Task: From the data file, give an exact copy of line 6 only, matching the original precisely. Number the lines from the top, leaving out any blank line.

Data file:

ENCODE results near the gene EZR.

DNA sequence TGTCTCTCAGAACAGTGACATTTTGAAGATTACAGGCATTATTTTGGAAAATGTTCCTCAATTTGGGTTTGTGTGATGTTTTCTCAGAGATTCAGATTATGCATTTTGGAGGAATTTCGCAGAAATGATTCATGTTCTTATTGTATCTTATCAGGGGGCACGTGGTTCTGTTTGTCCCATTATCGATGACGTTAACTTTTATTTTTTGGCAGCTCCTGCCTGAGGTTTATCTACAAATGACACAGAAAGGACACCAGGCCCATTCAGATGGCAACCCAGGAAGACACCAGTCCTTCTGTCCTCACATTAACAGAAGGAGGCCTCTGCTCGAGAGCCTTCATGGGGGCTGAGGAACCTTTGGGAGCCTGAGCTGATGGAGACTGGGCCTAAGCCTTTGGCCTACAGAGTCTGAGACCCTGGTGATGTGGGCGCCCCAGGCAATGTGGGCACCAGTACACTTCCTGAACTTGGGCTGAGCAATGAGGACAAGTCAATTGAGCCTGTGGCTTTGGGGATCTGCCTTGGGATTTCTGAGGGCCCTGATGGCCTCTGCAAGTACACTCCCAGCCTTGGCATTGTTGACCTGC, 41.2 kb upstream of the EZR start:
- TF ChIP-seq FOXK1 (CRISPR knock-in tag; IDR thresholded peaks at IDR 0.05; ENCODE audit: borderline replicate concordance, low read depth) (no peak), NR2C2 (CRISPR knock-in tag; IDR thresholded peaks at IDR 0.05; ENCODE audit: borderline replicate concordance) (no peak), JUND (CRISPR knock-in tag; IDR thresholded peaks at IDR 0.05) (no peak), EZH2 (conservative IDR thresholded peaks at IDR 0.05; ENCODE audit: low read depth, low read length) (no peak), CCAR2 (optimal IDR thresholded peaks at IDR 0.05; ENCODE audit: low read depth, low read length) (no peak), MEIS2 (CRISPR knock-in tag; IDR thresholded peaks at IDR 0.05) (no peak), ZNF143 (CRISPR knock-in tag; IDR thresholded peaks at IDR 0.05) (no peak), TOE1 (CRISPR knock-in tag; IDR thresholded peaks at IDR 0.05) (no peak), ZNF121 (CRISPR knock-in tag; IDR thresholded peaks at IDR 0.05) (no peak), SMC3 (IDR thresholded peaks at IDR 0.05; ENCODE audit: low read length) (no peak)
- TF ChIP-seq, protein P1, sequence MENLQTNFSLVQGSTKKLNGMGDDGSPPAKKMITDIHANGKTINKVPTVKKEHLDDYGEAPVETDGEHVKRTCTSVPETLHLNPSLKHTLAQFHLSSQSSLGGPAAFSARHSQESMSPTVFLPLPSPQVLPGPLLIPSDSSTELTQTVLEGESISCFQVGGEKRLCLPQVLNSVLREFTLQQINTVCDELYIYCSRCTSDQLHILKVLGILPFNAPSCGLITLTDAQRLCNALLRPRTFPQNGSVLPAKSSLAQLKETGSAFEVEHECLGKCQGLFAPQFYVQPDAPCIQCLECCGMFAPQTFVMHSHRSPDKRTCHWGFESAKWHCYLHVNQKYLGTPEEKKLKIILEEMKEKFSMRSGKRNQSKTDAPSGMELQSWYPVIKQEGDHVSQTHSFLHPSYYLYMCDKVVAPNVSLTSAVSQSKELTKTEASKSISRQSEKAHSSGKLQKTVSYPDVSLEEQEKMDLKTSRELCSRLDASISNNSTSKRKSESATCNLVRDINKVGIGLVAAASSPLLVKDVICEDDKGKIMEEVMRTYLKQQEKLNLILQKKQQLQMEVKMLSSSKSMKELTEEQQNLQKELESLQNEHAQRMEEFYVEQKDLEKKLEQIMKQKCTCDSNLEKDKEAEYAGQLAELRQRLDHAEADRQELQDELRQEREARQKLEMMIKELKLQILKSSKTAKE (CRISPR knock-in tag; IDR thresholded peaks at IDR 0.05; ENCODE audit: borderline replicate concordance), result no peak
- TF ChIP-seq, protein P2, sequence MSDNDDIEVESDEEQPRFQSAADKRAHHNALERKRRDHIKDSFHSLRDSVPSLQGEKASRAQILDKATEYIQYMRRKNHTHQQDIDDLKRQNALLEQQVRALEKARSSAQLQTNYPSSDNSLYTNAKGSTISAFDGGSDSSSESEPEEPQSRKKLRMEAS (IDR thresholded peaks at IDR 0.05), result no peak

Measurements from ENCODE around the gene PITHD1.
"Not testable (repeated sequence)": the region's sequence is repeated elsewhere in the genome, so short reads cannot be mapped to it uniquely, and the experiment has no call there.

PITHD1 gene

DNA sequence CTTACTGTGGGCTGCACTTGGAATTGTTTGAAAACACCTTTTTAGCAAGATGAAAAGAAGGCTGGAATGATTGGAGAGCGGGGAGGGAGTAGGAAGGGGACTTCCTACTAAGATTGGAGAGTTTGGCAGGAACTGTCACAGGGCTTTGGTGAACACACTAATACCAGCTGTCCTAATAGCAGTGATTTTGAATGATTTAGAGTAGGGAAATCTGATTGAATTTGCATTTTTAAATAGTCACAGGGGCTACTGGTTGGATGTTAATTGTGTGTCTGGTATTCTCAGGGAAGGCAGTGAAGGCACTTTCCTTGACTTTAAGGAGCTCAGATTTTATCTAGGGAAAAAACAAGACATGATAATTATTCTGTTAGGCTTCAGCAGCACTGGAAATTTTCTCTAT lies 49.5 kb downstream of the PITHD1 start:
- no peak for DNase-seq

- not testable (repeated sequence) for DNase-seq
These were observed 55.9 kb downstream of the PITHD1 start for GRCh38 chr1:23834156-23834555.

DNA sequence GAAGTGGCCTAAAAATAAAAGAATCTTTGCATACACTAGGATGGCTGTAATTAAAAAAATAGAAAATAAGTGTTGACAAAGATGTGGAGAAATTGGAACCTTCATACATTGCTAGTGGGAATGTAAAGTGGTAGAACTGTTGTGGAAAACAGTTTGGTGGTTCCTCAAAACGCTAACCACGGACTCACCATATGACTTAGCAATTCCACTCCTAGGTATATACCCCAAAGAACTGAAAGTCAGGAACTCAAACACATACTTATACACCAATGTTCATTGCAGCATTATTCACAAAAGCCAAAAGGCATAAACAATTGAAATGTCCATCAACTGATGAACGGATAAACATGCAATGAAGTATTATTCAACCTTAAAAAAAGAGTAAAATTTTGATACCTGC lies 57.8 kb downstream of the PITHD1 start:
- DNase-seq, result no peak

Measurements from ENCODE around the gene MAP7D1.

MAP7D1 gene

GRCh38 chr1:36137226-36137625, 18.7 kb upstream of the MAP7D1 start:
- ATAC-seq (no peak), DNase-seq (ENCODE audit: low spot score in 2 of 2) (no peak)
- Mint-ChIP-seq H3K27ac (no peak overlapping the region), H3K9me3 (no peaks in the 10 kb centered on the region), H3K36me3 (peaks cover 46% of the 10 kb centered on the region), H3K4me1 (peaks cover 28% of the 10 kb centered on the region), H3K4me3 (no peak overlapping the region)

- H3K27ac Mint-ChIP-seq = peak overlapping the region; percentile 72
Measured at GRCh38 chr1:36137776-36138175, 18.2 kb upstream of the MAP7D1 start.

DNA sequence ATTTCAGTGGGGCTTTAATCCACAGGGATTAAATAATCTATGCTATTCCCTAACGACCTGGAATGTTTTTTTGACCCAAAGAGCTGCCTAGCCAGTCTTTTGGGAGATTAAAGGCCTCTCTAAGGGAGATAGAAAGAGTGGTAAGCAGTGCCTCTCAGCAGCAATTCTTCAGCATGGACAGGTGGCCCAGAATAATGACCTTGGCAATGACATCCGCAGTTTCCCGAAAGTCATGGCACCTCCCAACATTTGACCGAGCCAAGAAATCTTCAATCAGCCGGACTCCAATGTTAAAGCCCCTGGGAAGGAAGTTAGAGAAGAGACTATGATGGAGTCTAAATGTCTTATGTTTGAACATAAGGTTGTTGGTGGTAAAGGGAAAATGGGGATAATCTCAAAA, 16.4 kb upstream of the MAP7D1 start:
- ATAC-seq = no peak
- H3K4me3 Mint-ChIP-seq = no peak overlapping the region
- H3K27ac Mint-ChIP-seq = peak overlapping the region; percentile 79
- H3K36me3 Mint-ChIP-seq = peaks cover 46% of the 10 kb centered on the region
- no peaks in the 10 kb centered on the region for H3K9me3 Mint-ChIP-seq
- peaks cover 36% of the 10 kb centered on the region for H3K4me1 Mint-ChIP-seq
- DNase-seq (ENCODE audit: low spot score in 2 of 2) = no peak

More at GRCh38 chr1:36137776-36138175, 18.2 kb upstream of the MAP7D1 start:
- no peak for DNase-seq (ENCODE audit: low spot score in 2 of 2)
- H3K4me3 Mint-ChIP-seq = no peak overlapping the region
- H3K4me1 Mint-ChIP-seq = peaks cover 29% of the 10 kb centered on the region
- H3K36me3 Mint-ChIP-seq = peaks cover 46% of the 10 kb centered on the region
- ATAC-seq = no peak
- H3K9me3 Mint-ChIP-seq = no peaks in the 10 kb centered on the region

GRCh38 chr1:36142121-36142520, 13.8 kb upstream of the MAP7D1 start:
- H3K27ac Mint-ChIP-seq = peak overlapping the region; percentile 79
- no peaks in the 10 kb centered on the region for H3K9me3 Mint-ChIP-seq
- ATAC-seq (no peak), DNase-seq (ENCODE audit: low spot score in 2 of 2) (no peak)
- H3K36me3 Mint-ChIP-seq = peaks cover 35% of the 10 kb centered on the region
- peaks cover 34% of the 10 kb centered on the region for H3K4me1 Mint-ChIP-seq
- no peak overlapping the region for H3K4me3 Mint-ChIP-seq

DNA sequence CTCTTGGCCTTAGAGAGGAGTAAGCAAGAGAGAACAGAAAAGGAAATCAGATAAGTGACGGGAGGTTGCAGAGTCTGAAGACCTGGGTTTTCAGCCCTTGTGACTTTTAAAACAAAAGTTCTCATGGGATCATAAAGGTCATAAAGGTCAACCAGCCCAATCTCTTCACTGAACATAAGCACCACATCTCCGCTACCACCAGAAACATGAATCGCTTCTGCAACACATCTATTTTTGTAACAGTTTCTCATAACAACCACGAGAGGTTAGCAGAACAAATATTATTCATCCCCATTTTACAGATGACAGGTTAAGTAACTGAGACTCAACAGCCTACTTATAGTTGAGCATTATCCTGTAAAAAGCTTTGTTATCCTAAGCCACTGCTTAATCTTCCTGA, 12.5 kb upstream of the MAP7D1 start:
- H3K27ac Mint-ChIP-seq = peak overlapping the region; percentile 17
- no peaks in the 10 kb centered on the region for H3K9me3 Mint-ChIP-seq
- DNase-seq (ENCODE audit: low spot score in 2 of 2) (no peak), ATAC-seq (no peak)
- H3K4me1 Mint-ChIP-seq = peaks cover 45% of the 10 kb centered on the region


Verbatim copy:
Measurements from ENCODE around the gene PITHD1.